There's a couple of sure ways to get me interested in a book by an author I haven't read before. One way: have a bunch of highly paid talking heads argue vehemently about what the book actually says, all using the same quotes to back their arguments. That's how I ended up reading/listening to former Secretary of Defense Robert M. Gates' memoir, "Duty: Memoirs of a Secretary at War" (2014) earlier this year.
Another way to grab my attention is to have community members and conservative parents try really hard to ban the book at schools and libraries. "The Perks of Being a Wallflower" has been, off-and-on, one of the top 10 banned books since it was published. According to the American Library Association (a non-profit dedicated to NOT letting books be banned), its been taken off the shelf for: offensive language, abortion, drugs/alcohol/smoking, violence, suicide, homosexuality, and it's sexually explicit.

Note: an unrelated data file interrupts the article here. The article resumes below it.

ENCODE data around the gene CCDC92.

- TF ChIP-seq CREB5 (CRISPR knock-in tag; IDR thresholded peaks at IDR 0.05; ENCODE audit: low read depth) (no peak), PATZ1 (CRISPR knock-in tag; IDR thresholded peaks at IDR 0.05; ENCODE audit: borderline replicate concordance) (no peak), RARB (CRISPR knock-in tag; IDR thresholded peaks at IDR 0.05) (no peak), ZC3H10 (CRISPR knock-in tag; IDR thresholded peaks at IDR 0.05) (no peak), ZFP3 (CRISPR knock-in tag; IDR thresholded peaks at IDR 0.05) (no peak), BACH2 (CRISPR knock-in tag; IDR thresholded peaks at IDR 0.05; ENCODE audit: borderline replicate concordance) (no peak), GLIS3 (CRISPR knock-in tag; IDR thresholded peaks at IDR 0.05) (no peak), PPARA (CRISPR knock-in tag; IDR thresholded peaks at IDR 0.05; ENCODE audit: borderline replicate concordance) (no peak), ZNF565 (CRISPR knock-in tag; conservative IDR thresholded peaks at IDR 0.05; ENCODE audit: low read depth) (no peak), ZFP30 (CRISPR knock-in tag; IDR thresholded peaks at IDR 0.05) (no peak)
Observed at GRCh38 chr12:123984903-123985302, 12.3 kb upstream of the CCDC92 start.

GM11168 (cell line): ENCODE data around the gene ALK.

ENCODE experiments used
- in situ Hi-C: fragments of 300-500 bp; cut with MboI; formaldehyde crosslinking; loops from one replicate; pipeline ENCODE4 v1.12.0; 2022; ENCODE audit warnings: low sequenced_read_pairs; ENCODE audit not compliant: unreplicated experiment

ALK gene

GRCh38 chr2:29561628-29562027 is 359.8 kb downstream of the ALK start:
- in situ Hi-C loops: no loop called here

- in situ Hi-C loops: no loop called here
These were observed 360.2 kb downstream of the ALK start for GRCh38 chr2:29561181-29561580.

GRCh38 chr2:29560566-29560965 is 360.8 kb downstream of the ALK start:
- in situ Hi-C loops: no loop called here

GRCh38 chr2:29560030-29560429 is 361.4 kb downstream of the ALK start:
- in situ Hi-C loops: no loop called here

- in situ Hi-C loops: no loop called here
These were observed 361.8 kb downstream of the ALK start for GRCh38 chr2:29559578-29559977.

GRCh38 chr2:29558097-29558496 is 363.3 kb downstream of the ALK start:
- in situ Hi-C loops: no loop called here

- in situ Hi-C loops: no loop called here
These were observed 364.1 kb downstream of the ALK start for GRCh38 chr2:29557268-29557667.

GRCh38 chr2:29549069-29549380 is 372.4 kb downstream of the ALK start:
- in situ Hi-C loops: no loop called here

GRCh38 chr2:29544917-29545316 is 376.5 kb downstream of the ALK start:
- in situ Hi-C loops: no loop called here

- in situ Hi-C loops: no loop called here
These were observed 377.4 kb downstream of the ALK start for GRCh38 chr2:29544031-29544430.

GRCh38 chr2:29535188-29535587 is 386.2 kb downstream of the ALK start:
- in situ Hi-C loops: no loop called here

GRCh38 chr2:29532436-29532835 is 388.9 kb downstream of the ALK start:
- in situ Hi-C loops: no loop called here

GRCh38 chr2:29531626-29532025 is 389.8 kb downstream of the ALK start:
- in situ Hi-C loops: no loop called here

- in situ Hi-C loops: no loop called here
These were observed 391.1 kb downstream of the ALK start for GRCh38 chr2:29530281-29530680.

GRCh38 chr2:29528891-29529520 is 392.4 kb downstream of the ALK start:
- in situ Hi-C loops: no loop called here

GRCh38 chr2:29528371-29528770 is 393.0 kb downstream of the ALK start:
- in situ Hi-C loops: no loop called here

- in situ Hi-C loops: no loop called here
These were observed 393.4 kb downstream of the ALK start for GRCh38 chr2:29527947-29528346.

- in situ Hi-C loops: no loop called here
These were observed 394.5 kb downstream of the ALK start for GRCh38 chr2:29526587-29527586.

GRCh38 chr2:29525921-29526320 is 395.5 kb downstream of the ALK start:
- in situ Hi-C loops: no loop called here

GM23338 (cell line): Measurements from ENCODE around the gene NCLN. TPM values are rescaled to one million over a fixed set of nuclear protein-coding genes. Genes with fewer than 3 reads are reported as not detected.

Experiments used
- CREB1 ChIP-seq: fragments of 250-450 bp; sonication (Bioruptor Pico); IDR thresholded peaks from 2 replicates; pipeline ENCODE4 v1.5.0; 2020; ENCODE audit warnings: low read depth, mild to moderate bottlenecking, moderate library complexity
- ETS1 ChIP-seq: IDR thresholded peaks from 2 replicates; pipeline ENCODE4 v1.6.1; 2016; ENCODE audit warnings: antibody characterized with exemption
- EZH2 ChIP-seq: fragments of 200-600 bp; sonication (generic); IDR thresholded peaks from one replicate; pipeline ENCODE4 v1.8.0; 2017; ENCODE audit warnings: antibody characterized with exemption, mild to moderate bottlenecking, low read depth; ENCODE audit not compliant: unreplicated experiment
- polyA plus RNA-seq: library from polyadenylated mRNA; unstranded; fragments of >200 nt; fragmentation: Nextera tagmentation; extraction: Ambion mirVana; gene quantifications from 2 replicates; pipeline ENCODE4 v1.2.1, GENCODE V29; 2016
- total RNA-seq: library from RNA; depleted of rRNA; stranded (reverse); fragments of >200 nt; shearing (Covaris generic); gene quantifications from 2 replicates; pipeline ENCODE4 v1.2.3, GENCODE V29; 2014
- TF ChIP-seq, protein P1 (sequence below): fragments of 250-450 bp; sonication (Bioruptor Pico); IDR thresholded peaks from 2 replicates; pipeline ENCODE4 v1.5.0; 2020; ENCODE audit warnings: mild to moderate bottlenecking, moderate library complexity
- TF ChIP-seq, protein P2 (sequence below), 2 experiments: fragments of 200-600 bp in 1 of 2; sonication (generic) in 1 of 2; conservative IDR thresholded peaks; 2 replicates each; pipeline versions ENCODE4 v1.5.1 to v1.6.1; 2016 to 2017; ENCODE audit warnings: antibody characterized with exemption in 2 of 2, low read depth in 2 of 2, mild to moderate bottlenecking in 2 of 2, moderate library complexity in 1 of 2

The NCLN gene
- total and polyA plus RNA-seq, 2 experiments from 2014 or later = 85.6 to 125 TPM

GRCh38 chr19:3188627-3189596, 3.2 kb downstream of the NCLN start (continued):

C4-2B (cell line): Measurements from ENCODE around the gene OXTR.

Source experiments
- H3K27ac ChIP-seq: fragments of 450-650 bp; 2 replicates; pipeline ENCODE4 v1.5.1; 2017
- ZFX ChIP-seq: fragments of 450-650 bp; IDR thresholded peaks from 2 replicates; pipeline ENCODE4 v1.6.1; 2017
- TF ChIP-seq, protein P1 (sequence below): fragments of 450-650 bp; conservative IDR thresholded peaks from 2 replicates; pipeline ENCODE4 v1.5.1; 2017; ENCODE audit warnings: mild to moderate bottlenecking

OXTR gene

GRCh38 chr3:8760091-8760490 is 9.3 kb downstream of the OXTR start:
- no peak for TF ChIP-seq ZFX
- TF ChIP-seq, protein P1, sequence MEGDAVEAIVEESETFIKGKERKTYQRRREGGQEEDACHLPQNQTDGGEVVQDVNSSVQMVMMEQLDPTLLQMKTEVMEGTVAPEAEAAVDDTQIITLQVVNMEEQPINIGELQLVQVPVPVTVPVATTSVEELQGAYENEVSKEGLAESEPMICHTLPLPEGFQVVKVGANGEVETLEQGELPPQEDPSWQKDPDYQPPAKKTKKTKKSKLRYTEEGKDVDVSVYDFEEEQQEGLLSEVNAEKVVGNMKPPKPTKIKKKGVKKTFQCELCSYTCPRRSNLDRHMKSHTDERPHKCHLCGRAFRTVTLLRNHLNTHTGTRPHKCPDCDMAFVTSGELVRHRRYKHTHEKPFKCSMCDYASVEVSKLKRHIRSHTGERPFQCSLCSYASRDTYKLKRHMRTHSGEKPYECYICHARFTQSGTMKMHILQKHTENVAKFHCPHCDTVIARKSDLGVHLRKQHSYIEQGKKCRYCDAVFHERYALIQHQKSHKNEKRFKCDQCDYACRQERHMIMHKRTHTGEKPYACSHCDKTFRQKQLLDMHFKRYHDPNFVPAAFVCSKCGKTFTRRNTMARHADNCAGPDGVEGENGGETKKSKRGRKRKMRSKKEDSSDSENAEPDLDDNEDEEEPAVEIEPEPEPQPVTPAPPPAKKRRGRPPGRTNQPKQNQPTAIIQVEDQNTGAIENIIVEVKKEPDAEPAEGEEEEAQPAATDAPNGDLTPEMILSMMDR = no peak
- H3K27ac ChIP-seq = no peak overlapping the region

Now that I've listened to "Wallflower" I can confirm it has all of that - and more. There's also a rape and more than one child molestation. That's a lot for a short book - it's 256 pages in print and a 6 hour 20 minute listen.
The plot and the subject matter isn't easy to hear, but I think it's important for teens to know life can be very, very difficult - and people go through hard times. That's a little patronizing, but that's a reviewer problem, not the book itself. I'm almost 50, I have high schoolers, and I just can't think of a better way to put it.